The Design, Assessment, and Manipulation of Microscale Neuroprosthesis Interfaces

Date(s) - 12/02/2019
3:00 pm - 4:00 pm

Communicore, C1-17

Kevin J. Otto, Ph.D., Professor, J. Crayton Pruitt Family Department of Biomedical Engineering, University of Florida

The quality of the information transfer available utilizing a chronically implanted neural interface depends upon the quality of the device-tissue interface. Implanted electrodes offer unique opportunities for device design and performance; however, they demonstrate challenges in long-term reliability which we seek to address with engineering solutions. Specifically, high-density, high-fidelity neural interfaces require small electrode site areas; unfortunately, these electrodes typically have high initial performance, but significant performance loss weeks to months post-implant. Here we will discuss our efforts to elucidate and control this effect to develop high-performance, reliable neural interfaces for central and peripheral neural prostheses.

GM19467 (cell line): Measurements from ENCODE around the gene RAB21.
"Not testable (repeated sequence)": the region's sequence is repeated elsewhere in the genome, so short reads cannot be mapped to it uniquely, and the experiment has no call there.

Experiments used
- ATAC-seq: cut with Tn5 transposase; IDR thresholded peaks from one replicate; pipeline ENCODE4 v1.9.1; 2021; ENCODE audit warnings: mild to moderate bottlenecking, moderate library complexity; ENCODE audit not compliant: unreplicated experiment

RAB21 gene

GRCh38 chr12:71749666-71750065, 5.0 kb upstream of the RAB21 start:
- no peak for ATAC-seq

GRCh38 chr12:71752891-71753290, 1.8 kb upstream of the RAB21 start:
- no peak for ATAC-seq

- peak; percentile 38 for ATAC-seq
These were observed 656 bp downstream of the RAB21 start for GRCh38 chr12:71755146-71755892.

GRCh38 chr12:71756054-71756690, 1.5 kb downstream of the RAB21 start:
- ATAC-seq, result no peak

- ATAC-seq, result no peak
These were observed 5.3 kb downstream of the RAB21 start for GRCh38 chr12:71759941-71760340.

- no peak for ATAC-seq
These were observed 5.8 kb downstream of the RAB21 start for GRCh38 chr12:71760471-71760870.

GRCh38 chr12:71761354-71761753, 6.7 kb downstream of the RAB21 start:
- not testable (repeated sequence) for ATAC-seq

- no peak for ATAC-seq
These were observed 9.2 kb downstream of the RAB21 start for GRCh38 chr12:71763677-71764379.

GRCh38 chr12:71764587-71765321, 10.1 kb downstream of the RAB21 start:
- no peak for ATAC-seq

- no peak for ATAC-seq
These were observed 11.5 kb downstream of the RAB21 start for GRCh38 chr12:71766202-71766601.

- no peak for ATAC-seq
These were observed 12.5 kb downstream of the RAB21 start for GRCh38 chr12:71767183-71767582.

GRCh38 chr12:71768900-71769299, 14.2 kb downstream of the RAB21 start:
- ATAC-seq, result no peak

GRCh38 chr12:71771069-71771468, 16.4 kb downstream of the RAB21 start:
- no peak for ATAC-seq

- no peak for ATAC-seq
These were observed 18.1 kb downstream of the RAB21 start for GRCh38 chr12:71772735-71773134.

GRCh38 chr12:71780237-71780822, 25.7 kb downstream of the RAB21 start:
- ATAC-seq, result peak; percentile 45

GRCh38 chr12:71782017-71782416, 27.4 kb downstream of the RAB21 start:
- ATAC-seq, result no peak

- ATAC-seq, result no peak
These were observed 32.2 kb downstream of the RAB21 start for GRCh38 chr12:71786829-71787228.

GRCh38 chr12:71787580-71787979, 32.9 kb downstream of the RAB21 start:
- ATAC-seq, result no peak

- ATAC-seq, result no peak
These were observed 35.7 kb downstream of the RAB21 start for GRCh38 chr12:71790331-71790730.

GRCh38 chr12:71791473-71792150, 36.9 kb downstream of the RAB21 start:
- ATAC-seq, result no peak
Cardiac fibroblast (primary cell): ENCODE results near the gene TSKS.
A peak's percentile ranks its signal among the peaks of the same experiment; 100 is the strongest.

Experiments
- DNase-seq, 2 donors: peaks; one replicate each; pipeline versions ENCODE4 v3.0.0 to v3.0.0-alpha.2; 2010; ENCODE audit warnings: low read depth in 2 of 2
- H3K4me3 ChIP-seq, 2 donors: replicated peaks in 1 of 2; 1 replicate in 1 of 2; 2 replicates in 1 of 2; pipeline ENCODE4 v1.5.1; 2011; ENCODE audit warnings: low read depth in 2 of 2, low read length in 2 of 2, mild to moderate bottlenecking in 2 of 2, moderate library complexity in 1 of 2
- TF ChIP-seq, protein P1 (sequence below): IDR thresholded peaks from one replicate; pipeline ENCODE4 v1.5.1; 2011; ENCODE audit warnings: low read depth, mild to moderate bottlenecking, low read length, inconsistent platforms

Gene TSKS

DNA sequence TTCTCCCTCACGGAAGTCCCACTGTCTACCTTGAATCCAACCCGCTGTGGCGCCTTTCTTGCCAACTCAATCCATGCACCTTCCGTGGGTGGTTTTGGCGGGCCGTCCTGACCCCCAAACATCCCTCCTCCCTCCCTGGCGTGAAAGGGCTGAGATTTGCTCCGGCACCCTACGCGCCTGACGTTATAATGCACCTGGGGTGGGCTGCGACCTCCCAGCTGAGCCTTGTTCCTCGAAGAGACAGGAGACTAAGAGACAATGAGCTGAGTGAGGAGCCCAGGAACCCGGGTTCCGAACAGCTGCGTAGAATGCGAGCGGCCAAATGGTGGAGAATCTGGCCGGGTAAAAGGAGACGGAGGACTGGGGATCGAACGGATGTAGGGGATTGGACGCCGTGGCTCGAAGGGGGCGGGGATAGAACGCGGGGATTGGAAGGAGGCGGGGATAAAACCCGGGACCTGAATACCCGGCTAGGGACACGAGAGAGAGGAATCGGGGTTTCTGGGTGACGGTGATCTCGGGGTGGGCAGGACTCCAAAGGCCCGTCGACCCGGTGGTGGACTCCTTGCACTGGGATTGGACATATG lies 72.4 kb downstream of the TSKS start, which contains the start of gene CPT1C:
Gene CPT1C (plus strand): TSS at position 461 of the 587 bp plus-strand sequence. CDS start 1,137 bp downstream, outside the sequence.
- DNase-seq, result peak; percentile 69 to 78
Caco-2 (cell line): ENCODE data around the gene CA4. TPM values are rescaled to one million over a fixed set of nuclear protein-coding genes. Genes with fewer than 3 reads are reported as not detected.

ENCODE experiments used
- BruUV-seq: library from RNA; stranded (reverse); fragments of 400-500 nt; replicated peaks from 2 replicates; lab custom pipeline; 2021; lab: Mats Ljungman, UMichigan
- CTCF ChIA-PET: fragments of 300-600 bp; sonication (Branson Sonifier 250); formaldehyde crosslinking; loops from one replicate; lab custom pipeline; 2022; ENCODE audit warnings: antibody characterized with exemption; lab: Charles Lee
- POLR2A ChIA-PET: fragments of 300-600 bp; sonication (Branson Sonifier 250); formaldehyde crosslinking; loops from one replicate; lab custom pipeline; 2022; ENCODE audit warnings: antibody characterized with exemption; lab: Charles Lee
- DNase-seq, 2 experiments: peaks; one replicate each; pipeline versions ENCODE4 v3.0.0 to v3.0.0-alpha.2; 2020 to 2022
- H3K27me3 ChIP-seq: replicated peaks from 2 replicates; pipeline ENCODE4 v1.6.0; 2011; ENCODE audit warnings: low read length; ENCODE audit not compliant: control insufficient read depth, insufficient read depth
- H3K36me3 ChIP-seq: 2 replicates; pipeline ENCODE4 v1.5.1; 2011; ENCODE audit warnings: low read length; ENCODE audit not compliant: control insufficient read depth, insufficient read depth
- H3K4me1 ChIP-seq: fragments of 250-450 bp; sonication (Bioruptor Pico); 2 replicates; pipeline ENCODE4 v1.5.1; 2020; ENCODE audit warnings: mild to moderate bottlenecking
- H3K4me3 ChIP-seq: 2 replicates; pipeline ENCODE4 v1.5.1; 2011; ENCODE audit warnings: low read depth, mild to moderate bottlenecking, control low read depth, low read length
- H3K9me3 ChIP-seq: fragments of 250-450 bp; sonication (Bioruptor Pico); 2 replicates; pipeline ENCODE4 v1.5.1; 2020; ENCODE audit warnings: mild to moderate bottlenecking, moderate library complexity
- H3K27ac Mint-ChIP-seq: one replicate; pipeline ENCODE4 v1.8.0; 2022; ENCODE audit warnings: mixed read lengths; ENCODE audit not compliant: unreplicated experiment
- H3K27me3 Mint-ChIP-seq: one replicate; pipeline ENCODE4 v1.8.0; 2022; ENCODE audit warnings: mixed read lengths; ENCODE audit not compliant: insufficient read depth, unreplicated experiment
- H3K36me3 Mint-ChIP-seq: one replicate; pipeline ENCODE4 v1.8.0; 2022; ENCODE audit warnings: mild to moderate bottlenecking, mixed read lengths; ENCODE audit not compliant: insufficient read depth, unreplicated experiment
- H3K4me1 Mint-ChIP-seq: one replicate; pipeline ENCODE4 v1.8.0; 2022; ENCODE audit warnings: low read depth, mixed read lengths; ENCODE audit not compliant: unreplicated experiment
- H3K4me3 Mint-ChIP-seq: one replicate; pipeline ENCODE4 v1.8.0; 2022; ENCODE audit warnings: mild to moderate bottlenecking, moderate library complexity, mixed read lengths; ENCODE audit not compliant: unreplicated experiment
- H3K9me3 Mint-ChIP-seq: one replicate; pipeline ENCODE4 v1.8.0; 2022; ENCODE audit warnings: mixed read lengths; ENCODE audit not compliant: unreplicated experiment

Dr. Kevin J. Otto received his BS Degree in Chemical Engineering from Colorado State University in 1997, his MS Degree in Bioengineering in 2002 and his PhD Degree in Bioengineering in 2003 from Arizona State University, Tempe. From 1997 to 2003, he was a Research Assistant in the Bioengineering Department, Arizona State University, where his work was in the areas of neural engineering and sensory neuroprosthetics. From 2003 to 2004 he was a Research Fellow in the Department of Biomedical Engineering, University of Michigan, Ann Arbor where his work focused on brain-machine interface systems and implantable devices. From 2004 to 2006 he was a Post-Doctoral Fellow in the Central Systems Laboratory in the Kresge Hearing Research Institute in the Department of Otolaryngology at the University of Michigan, Ann Arbor where his work focused on cochlear implants. He is currently a Professor in the J. Crayton Pruitt Family Department of Biomedical Engineering at the University of Florida. His research interests include neural engineering, device-tissue interfaces, and neurostimulation.